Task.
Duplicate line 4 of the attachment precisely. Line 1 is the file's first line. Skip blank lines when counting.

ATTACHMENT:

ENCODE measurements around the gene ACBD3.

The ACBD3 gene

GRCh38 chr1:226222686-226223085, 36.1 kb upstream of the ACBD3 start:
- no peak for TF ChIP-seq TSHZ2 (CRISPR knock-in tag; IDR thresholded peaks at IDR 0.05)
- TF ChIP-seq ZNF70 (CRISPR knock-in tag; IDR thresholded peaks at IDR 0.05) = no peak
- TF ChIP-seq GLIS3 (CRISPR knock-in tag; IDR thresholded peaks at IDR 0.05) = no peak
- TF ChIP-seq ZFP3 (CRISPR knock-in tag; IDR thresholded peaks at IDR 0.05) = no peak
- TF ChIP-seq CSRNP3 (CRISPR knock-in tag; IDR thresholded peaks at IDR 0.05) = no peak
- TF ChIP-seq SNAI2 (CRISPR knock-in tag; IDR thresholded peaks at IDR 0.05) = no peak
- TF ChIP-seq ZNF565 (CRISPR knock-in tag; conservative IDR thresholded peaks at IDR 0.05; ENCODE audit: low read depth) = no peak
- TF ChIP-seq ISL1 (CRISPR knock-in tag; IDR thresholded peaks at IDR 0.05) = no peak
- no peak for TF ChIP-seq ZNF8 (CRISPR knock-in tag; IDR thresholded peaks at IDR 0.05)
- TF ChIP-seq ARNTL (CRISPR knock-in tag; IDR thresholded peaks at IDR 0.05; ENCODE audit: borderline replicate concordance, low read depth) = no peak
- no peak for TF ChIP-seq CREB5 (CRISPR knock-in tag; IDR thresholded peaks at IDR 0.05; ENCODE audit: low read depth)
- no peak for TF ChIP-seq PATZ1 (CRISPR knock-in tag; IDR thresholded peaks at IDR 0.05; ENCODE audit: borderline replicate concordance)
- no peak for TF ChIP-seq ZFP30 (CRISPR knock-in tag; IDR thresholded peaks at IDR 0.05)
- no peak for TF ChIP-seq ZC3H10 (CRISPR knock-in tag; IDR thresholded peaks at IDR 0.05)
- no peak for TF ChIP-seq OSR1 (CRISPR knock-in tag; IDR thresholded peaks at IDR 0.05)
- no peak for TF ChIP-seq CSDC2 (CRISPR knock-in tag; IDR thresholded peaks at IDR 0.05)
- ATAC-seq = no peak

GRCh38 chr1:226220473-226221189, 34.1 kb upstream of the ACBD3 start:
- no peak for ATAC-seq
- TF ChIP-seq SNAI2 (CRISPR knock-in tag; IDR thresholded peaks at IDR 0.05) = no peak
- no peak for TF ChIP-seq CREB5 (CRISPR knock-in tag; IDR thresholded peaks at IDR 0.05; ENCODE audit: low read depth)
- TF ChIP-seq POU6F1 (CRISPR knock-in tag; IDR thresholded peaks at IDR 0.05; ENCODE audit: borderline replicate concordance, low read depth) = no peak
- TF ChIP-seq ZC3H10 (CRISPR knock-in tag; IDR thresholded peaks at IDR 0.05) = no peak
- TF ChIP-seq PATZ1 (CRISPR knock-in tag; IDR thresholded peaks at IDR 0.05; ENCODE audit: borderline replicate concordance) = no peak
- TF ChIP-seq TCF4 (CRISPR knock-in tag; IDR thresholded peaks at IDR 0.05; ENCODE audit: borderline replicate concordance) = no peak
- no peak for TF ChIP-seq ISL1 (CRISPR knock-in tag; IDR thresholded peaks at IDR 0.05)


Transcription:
- no peak for TF ChIP-seq TSHZ2 (CRISPR knock-in tag; IDR thresholded peaks at IDR 0.05)